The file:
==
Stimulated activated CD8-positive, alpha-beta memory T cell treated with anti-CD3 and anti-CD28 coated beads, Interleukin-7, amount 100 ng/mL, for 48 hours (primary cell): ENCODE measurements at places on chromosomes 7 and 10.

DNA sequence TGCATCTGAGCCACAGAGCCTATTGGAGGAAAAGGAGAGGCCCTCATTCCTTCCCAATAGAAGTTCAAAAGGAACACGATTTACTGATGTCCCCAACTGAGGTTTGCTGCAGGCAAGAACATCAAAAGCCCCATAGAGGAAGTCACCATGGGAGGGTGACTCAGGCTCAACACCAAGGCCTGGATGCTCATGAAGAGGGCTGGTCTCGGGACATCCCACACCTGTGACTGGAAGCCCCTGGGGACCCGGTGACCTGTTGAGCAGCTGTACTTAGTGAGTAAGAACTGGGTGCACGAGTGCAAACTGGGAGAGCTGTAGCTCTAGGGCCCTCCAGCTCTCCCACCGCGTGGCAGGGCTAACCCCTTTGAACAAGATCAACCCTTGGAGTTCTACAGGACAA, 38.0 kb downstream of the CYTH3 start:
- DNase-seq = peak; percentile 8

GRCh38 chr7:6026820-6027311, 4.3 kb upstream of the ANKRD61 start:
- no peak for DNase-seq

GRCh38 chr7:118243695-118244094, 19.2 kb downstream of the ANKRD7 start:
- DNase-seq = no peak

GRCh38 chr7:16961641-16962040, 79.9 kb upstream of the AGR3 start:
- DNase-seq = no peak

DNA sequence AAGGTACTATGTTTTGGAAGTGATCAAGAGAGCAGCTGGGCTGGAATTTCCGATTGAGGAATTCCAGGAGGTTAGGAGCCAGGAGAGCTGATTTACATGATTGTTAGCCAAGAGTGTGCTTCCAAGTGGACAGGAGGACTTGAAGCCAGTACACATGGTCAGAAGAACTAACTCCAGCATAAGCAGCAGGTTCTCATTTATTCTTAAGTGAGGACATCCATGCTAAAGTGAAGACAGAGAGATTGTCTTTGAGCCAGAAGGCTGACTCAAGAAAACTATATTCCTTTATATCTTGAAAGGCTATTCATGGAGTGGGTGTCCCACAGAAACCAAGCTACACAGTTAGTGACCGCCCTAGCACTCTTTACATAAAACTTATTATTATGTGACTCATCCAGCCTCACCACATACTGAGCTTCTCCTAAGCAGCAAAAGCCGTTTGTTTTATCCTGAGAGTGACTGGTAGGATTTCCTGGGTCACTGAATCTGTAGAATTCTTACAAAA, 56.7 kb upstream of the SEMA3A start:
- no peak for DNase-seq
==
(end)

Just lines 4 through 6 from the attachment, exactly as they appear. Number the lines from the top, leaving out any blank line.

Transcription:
GRCh38 chr7:6026820-6027311, 4.3 kb upstream of the ANKRD61 start:
- no peak for DNase-seq

GRCh38 chr7:118243695-118244094, 19.2 kb downstream of the ANKRD7 start: